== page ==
Posted on November 12, 2012
Why is this necessary!! This is so very sick!!
Published: 12 November, 2012, 19:24
(AFP Photo / Getty Images)
A newly uncovered clandestine computer network, known as the ‘One
System,’ can reportedly share children’s personal details across
different UK agencies, including age, sex, address and their school
behavior records – all without parents ever knowing.
One of Britain’s biggest government contractors has created a
database containing the personal details of 8 million children, the
Sunday Times revealed.
The database was created by Capita – a company specializing in IT
systems – and includes information on a child’s sex, age, exam results,
if they have special needs, bad behavior like absenteeism and how many
minutes late they are to lessons.
This information can then be shared with numerous agencies, including
the police, the NHS and child protection units and charities, all
without parental consent.
Teachers collect data on all children, not just ones deemed to be at
risk. This includes recording how many minutes late they are for class.
“While information is absolutely essential to protect children,
you need to collect information about children who are at risk and not
every child,” Nick Pickles from privacy advocate group Big Brother Watch told RT.
The One System is already employed by about 100 local authorities,
and was created two years after Contact Point – a similar database which
was set up by the then-Labour government, but scrapped by the current
coalition because of security concerns.
Documents obtained by the Sunday Times revealed that classroom
information is gathered by teachers and submitted to the One System up
to six times a day to provide a “golden thread of data” that can be accessed by anyone working with children.
In an Orwellian twist, the firm hires photographers to take pictures
of schoolchildren, which they then offer for sale to their parents
before uploading them onto the database.
“The only reason they’ve designed this is about profit, it’s not about keeping children safe,” Pickles said.
Capita has been providing school management databases for local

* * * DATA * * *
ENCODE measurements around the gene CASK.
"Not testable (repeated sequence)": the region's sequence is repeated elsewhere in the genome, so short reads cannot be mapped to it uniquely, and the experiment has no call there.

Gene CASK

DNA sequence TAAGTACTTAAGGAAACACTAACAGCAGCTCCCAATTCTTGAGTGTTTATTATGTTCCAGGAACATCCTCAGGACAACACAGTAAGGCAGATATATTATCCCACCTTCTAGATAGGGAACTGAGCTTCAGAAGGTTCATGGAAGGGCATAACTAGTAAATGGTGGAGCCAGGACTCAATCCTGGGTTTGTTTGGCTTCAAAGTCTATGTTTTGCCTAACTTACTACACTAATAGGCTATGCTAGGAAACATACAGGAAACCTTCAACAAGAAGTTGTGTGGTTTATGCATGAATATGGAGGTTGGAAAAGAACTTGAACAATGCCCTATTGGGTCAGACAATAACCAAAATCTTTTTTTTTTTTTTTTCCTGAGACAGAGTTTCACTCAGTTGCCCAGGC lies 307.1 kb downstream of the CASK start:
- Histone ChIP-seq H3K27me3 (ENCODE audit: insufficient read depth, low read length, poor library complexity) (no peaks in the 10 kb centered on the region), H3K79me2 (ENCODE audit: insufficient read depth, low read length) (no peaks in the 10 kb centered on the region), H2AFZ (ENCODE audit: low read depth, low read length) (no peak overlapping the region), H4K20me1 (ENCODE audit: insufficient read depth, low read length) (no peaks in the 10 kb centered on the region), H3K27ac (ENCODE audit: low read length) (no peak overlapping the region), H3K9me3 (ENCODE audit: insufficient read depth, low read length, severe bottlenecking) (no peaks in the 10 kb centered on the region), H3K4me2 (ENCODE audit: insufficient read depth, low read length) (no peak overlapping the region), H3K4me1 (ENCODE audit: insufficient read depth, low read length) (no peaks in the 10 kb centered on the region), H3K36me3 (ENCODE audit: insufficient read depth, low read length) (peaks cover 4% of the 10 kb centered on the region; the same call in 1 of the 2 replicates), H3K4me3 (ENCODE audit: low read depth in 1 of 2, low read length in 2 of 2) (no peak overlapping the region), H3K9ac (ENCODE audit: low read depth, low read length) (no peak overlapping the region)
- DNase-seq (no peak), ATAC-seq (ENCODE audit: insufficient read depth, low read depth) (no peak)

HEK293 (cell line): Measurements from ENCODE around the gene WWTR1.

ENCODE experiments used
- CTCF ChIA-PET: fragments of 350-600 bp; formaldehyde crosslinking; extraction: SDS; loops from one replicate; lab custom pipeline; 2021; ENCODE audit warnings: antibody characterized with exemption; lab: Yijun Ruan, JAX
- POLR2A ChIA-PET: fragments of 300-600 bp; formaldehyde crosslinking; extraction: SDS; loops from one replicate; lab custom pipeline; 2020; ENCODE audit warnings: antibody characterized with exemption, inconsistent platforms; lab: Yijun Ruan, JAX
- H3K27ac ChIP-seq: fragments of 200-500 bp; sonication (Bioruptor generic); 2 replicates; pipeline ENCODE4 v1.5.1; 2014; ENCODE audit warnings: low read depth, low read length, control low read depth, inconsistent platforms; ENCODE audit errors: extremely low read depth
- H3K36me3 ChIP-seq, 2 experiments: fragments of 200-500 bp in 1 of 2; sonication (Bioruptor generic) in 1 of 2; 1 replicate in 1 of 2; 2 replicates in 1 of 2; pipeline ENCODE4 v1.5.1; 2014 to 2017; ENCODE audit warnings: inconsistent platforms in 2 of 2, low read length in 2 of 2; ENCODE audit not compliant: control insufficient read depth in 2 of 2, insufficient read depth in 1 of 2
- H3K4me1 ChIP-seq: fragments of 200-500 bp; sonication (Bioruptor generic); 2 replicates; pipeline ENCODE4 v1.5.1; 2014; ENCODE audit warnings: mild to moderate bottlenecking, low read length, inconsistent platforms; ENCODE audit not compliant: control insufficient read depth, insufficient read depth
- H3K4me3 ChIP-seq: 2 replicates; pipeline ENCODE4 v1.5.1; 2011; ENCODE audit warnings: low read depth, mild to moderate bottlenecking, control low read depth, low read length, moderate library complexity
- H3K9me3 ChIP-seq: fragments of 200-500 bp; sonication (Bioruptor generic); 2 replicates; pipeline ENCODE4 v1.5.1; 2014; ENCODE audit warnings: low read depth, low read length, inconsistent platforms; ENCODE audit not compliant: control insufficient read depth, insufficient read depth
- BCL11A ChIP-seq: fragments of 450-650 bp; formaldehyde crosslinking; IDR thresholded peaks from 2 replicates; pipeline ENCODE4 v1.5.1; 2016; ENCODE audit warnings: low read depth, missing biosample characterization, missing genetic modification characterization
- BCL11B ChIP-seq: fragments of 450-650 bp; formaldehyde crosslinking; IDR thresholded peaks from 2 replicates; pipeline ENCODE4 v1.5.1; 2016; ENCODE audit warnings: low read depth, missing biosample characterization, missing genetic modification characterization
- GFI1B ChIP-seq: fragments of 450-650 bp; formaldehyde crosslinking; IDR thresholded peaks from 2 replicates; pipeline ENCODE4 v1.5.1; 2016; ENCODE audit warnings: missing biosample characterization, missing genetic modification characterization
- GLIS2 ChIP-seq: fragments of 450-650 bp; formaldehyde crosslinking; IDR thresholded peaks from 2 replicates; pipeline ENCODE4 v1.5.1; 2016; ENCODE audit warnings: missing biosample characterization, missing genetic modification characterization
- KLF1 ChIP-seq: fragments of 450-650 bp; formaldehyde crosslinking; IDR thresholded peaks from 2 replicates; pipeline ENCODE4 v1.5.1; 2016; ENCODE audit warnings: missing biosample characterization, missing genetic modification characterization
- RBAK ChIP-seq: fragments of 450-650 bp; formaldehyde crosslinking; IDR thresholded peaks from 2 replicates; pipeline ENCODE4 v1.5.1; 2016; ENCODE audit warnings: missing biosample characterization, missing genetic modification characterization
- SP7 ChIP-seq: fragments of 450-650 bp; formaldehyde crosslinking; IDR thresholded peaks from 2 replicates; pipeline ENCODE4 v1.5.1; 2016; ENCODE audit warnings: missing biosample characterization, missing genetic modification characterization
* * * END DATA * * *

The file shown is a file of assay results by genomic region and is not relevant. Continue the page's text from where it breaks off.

councils, called ‘Sims,’ for several years. Those councils can now
upload data from Sims onto the One Database. The records, if required,
could be integrated into a larger centralized database.
In Swindon, a large town in southern England, records on 48,000
pupils are stored on the Capita One database and have been shared with
health officials at local NHS hospitals, and with teams that work with
Capita children’s services, which designed the system, told the
Sunday Times that it could be used to identify vulnerable children who
may need support from social workers.
Pickles disagrees: “Child protection can not be delegated to an
algorithm without local or individual knowledge of that child. Databases
and computers remove human judgment.”
Pickles argued that one of the main problems with the One System is
that it’s not a centralized government system, and is therefore
inconsistent across schools.
This compartmentalization also makes it harder to share information
effectively and quickly. In the past, children were not necessarily
endangered by a lack of information, but by professionals whose job it
is to protect them not sharing information that already exists. This is
allegedly what happened in the 2002 Soham murders, where 13-year-old
Jessica Chapman and Holly Wells were killed by Ian Huntley, their
Pickles also expressed concern that data, once on a database, “may be lost, stolen or misused.”
Thanks to: http://jhaines6.wordpress.com